Top 10 awful things film posters do to the English language

Punctuation, eh? Why bother with it? Surely, much like over-ladening a glossy racing seal with garish costume jewellery, all punctuation really does is slow things down, leaving your central point gasping for air and covered in wet bits of glitter. In this day and age, why do we need such hefty word accessories? Because we just definitely do. Like beautiful road signs on your sentence journey, correct grammar and punctuation make the wonderful world of words make sense. But film posters, it seems, are determined to destroy the happy light it brings to our lives. We map out the top 10 linguistic crimes film posters can (and do) make. The madness has to stop somewhere.

#10. Obliterating the humble apostrophe

“Let’s” and “Weeks’ “, people. Why banish the apostrophe from these halls? Why?

Now, if we were trying to be kind (not a practice encouraged at BFF), we could at least say that “Two Weeks’ Notice” is a slightly tricky apostrophe to work out. As the “weeks” in question don’t technically have obvious ownership over the “notice”, it could be argued that they don’t conform to the plural possessive rule. Thus, “Two Weeks” is actually, technically correct. Sadly though, this is utter rubbish. Just as you’d write “One week’s notice” (one week’s worth of notice), using the singular possessive, so you use the plural possessive when the weeks are bumped up to two. “Two Weeks’ Notice”. And to be honest, there’s just no excuse for Reservoir Dogs. “Lets”? “LETS”?!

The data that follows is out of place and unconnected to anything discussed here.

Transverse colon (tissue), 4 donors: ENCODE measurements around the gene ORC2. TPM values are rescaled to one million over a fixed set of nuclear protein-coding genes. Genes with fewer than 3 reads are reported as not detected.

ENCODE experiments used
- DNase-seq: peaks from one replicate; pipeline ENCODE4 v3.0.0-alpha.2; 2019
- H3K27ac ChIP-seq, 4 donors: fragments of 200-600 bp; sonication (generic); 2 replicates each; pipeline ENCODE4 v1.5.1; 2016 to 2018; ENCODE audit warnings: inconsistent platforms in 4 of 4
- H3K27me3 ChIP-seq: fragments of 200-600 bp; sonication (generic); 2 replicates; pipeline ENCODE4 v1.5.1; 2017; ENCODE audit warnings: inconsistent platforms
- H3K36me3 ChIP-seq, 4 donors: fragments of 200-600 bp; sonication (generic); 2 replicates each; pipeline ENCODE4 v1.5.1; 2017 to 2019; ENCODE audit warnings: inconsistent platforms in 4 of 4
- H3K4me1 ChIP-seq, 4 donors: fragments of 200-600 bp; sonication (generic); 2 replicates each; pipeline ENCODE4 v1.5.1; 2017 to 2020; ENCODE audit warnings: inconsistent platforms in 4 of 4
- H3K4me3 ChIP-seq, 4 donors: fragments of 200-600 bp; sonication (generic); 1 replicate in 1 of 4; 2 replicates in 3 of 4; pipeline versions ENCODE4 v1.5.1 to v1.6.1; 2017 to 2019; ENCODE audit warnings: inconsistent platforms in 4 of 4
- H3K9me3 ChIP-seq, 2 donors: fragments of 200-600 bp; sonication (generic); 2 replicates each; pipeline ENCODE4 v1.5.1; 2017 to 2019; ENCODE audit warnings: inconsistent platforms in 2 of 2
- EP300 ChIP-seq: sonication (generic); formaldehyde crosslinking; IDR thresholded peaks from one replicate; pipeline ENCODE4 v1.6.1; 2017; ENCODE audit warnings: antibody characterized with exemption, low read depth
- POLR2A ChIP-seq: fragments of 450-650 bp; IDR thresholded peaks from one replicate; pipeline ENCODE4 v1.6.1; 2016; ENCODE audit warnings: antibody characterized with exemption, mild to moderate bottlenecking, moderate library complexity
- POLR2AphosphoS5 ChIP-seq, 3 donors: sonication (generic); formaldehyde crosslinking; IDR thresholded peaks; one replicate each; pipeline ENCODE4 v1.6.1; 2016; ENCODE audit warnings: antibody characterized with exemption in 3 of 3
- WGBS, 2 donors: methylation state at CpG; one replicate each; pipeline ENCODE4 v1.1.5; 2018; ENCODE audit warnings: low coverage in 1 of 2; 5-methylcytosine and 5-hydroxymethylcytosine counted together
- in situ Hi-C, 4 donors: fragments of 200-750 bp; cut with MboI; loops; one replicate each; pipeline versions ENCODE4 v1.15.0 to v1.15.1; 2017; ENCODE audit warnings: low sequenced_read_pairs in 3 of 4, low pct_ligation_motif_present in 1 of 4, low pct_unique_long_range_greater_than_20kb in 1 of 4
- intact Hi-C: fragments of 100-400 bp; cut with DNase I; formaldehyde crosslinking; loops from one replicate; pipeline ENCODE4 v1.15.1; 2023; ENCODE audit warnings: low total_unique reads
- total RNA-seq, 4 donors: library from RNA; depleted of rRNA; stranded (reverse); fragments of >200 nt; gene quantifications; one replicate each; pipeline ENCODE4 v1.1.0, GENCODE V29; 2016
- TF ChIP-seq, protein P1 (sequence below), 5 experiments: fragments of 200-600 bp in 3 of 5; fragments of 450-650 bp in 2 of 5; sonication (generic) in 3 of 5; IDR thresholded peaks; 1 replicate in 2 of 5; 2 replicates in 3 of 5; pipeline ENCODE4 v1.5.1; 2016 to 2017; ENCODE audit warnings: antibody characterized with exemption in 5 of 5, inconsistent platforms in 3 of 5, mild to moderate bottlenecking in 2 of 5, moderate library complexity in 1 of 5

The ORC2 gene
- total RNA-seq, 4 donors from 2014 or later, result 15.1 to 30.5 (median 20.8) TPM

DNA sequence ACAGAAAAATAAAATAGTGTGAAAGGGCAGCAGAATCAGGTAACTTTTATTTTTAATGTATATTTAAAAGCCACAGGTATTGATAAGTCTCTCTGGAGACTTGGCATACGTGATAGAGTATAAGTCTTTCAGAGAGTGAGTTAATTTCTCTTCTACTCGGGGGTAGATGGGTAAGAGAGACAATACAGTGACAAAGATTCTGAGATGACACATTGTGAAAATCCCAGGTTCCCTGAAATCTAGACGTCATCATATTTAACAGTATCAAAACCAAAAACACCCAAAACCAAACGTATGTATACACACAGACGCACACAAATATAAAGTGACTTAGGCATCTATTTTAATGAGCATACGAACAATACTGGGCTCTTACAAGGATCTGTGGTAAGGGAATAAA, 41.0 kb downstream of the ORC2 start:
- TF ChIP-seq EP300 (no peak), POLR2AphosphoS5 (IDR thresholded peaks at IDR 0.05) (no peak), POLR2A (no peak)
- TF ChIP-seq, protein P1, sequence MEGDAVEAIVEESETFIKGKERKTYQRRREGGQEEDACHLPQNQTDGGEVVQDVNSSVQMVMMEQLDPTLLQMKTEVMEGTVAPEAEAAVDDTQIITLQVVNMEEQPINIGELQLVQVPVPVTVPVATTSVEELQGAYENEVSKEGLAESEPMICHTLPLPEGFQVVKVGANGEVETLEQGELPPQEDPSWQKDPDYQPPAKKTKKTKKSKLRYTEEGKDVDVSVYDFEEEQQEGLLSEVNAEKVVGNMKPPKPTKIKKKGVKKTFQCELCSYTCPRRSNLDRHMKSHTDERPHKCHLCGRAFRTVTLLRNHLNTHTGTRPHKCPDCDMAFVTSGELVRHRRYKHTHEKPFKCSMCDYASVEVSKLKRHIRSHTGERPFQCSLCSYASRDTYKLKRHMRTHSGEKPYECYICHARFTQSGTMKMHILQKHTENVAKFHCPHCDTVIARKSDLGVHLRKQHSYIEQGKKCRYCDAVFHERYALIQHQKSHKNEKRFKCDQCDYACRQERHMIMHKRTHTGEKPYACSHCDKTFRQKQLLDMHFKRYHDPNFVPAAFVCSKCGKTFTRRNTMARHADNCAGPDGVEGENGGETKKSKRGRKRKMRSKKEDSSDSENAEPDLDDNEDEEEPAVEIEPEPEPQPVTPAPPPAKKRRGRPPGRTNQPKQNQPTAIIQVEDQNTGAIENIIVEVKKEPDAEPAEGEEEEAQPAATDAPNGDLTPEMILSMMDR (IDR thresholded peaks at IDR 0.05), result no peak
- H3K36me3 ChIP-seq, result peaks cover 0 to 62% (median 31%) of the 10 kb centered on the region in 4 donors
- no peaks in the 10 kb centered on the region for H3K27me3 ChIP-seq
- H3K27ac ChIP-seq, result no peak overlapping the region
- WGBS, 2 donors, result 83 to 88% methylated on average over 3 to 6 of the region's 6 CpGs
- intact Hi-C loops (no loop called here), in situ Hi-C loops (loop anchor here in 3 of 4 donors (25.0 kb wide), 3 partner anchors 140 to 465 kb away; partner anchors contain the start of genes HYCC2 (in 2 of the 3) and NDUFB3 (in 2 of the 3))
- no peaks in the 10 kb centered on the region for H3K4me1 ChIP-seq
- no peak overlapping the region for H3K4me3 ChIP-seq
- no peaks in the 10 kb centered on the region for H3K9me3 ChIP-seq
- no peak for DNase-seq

#9 Going mental with dashes

I think we can all agree that currently, this title makes no sense. The 40 (forty, remember count them) Year-Old Virgin. Wait. How can you start with many (40) and end with one (Virgin)? The 40 Year-Old Virgin is nonsense. The only way the title can make sense as it stands is if you make the virgins plural, and by gum does that make it rather a different film – The Forty Year-Old Virgins. Ah. What they actually meant, I believe, is The 40-Year-Old Virgin. That’s better, isn’t it? And no-one had to talk about one year old virgins.

#8. Nuking question marks

…if it’s a question or not? I genuinely don’t know.

7. Abusing the exclamation mark

Just to confirm, that’s “A new – and altogether different – screen excitement!!!”

Perhaps team Psycho thought that bombarding their tag-line with exclamation marks would make the entire production more exciting. Perhaps they thought that by providing a dusty impact cloud of punctuation the horrible phrase “screen excitement” would be somehow obscured. Perhaps they thought the film wouldn’t stand the test of time, and so none of it bloody mattered anyway. Wrong.

#6. Believing punctuation demonstrates how to say things, and little else

Just look at it. Look at it. God it’s horrible. Just to clarify, this film believes that “Or my mom will shoot” is a sentence. What a world this is. Shoot me, Sylvester Stallone’s Mum, please just put us all out of our misery.

#5. Thinking ellipses are basically word buffers

As with Stop! Or My Mom Will Shoot, this essentially comes back to treating punctuation like speech-direction. When you have to say it out loud in order for it to make sense, it probably doesn’t actually make any sense. Poor ellipses. Look at them, they’re knackered.

#4. Using puns that break if you write them down

Only works if you say it, doesn’t it, Ghost Ship? (and even then it’s still crap)

#3.Mistaking nonsense for intrigue

For God’s sake.

#2. They just don’t even try

“Screenplay and directed by”? “SCREENPLAY AND DIRECTED BY”, Sean Penn?!

#1. Just, just hurting the precious words

Technically, there’s nothing wrong with it. And yet, everything is wrong. Everything is wrong now.

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